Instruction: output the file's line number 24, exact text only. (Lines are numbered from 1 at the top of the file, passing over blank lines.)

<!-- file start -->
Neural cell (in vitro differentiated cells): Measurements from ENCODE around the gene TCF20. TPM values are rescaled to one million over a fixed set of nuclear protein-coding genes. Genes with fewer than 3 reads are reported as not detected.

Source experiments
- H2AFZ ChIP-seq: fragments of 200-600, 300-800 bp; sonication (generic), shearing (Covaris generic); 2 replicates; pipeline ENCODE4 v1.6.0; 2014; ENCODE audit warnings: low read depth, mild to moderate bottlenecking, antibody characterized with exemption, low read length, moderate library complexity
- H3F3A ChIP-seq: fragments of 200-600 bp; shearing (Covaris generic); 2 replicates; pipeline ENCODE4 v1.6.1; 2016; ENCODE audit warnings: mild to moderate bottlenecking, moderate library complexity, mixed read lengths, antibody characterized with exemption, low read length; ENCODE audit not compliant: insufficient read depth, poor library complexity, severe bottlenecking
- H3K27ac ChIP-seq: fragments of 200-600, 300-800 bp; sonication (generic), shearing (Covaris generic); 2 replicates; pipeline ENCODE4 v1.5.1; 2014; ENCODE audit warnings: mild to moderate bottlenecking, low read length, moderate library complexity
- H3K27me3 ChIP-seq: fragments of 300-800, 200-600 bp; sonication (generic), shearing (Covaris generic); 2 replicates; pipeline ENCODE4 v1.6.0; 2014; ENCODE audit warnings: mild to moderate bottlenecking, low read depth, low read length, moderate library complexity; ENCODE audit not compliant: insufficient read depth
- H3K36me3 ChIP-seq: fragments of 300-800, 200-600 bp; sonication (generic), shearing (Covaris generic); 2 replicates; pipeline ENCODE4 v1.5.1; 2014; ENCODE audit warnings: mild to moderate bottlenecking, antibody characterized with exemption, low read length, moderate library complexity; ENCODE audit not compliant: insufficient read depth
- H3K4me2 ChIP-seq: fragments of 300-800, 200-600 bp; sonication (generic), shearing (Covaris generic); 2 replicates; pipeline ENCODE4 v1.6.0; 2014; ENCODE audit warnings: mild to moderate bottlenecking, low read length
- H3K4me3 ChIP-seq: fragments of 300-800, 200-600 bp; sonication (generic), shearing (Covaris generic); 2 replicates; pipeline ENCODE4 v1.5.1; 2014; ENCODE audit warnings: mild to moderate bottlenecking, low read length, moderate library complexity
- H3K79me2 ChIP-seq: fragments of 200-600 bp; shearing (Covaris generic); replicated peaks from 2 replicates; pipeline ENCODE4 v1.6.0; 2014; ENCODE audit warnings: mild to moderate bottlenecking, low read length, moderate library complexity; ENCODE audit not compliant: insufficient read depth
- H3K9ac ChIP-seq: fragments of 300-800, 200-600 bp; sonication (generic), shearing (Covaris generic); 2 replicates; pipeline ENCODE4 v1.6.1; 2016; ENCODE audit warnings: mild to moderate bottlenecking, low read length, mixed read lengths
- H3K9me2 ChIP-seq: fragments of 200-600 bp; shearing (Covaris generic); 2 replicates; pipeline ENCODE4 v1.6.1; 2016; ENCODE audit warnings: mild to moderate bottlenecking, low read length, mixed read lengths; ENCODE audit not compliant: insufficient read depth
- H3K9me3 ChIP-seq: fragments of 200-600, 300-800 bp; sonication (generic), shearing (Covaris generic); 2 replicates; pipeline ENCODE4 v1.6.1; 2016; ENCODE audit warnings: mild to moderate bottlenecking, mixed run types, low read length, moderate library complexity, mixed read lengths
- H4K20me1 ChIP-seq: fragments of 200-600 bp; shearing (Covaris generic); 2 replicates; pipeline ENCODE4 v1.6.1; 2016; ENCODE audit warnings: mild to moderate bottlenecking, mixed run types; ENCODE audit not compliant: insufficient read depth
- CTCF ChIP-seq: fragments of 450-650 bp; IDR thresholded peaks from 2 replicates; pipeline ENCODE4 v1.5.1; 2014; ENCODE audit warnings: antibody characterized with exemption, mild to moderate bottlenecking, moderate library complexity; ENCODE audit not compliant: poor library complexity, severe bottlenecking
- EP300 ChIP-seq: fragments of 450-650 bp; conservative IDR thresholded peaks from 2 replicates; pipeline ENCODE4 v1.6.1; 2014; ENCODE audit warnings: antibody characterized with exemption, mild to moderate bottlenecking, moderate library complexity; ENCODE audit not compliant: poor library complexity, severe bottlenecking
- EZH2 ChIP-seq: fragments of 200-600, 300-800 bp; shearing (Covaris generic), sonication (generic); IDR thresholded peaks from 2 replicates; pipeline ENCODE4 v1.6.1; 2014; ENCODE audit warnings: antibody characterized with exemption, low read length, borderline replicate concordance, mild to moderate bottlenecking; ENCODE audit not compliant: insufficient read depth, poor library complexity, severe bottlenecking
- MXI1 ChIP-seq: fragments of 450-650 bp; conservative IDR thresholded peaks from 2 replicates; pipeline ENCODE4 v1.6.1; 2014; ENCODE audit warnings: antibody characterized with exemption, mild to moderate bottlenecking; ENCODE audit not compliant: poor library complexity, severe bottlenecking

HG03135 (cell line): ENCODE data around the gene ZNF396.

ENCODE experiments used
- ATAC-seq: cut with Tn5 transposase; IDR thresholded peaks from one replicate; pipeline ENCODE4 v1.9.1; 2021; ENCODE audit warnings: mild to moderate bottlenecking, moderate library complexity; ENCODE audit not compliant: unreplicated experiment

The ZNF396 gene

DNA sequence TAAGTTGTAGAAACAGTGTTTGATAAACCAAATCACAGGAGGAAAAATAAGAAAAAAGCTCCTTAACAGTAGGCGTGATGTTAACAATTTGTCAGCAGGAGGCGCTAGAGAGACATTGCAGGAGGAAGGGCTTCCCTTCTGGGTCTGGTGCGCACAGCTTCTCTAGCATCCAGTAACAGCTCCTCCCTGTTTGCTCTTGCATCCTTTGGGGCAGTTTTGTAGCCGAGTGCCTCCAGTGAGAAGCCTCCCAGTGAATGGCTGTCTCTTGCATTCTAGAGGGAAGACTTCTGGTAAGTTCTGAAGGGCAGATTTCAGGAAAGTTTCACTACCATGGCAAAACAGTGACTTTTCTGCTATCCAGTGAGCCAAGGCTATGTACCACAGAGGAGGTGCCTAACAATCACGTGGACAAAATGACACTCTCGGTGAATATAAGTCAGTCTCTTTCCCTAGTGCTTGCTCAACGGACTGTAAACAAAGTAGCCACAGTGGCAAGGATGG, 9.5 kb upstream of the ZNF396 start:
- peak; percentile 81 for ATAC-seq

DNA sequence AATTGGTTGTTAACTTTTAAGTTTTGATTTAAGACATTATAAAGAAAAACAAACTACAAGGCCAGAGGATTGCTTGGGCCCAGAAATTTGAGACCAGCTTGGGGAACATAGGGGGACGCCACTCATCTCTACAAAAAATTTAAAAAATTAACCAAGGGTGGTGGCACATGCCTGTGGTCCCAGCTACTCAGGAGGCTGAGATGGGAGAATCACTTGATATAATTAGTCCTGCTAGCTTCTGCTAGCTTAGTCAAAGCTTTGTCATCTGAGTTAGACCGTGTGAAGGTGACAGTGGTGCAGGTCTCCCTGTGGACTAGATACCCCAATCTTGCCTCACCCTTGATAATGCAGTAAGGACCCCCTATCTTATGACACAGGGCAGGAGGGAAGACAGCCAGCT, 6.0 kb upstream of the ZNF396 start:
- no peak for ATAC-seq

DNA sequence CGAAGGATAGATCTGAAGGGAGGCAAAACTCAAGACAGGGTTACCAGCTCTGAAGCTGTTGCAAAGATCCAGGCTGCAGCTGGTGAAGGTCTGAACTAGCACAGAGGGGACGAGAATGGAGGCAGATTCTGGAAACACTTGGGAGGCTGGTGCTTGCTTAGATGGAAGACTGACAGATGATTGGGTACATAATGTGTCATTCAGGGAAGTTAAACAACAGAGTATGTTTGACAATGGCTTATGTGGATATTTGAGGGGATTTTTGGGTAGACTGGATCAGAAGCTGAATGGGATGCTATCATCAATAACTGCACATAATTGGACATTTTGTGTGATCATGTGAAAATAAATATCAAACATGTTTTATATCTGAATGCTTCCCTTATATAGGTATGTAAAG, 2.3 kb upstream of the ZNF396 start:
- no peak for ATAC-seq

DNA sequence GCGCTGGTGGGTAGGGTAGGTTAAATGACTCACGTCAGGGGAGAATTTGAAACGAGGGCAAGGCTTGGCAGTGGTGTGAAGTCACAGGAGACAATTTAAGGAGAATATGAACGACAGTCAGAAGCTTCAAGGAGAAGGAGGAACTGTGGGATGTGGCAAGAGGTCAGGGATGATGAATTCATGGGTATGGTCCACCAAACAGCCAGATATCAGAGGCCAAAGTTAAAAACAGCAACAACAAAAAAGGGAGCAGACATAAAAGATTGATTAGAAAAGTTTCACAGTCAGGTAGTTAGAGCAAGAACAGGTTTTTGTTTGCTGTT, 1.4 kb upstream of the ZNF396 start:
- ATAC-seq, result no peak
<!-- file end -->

- peak; percentile 81 for ATAC-seq